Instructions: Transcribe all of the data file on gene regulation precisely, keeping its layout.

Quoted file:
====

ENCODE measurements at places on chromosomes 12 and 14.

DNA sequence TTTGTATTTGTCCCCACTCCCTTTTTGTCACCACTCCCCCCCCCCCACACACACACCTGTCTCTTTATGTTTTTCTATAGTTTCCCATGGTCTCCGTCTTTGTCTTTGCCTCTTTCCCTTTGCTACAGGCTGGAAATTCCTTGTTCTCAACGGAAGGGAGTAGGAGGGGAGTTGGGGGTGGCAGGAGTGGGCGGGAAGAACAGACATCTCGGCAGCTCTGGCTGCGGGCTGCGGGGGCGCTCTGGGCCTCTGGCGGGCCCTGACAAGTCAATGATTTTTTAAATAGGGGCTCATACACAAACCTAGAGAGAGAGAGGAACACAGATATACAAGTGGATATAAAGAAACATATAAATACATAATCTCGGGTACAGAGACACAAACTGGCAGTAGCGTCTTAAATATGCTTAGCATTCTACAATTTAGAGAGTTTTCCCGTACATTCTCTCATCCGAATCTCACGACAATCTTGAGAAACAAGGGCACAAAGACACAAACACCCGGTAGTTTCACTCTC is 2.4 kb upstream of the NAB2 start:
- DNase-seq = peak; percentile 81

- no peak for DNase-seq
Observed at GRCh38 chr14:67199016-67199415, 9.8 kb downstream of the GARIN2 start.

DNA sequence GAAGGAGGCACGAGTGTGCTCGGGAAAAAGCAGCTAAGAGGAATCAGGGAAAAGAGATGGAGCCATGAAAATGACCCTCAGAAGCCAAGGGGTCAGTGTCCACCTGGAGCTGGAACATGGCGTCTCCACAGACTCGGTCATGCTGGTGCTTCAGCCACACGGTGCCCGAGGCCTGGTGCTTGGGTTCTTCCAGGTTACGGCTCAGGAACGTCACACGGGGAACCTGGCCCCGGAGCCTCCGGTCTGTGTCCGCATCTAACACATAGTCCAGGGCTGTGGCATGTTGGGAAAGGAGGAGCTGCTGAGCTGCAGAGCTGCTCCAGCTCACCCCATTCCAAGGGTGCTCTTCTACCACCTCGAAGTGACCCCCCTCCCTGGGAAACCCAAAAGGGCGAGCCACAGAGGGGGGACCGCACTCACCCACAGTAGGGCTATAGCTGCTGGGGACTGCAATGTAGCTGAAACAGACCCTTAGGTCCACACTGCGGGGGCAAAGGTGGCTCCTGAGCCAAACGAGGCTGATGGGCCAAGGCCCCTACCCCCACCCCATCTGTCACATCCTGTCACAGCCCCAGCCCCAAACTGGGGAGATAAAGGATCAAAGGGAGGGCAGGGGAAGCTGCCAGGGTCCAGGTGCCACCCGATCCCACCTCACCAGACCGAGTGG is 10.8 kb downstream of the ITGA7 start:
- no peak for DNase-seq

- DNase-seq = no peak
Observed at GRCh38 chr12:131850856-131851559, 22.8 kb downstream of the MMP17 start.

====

ENCODE measurements at places on chromosomes 12 and 14.

DNA sequence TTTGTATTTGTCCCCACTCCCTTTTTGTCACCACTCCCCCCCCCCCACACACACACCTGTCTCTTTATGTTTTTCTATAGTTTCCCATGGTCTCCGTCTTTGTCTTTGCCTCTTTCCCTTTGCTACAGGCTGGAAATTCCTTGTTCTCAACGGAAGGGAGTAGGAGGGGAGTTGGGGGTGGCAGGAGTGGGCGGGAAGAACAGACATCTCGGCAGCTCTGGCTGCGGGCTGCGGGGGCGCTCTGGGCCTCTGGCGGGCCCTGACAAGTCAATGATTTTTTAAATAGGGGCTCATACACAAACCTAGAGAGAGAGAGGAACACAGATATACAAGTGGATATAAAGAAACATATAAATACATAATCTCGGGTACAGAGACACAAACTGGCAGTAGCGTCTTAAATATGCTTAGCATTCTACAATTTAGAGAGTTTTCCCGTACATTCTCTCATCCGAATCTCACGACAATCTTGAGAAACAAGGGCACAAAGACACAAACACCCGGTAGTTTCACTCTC is 2.4 kb upstream of the NAB2 start:
- DNase-seq = peak; percentile 81

- no peak for DNase-seq
Observed at GRCh38 chr14:67199016-67199415, 9.8 kb downstream of the GARIN2 start.

DNA sequence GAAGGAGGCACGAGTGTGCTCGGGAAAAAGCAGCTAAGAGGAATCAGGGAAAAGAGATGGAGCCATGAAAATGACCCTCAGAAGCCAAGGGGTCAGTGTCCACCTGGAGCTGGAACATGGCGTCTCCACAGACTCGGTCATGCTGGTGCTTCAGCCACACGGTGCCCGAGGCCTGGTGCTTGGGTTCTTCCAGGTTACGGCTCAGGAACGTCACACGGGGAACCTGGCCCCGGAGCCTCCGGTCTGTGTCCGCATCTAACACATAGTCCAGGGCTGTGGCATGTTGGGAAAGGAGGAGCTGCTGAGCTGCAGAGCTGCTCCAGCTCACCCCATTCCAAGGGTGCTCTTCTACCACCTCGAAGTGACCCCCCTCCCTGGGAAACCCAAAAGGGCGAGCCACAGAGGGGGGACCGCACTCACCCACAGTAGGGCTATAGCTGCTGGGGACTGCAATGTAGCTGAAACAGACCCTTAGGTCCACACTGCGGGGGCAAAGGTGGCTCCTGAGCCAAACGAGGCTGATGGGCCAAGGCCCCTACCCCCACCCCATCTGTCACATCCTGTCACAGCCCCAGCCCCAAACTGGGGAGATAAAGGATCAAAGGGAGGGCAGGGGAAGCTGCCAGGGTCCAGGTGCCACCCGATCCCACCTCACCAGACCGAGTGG is 10.8 kb downstream of the ITGA7 start:
- no peak for DNase-seq

- DNase-seq = no peak
Observed at GRCh38 chr12:131850856-131851559, 22.8 kb downstream of the MMP17 start.